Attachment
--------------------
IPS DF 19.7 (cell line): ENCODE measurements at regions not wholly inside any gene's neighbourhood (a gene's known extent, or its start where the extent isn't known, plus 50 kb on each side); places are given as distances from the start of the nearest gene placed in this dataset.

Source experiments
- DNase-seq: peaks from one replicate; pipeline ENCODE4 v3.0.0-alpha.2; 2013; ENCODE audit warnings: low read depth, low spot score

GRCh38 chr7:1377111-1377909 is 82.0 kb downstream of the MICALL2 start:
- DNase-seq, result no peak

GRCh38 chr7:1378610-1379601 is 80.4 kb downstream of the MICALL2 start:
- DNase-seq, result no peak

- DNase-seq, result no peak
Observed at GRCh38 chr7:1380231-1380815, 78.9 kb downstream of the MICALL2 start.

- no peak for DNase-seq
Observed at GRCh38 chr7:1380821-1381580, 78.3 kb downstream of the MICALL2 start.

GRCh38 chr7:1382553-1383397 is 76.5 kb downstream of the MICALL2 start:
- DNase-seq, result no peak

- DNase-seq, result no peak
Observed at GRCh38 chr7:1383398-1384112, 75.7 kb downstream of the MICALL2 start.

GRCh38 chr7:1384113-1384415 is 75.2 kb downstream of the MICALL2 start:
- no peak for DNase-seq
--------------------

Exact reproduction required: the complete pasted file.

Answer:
IPS DF 19.7 (cell line): ENCODE measurements at regions not wholly inside any gene's neighbourhood (a gene's known extent, or its start where the extent isn't known, plus 50 kb on each side); places are given as distances from the start of the nearest gene placed in this dataset.

Source experiments
- DNase-seq: peaks from one replicate; pipeline ENCODE4 v3.0.0-alpha.2; 2013; ENCODE audit warnings: low read depth, low spot score

GRCh38 chr7:1377111-1377909 is 82.0 kb downstream of the MICALL2 start:
- DNase-seq, result no peak

GRCh38 chr7:1378610-1379601 is 80.4 kb downstream of the MICALL2 start:
- DNase-seq, result no peak

- DNase-seq, result no peak
Observed at GRCh38 chr7:1380231-1380815, 78.9 kb downstream of the MICALL2 start.

- no peak for DNase-seq
Observed at GRCh38 chr7:1380821-1381580, 78.3 kb downstream of the MICALL2 start.

GRCh38 chr7:1382553-1383397 is 76.5 kb downstream of the MICALL2 start:
- DNase-seq, result no peak

- DNase-seq, result no peak
Observed at GRCh38 chr7:1383398-1384112, 75.7 kb downstream of the MICALL2 start.

GRCh38 chr7:1384113-1384415 is 75.2 kb downstream of the MICALL2 start:
- no peak for DNase-seq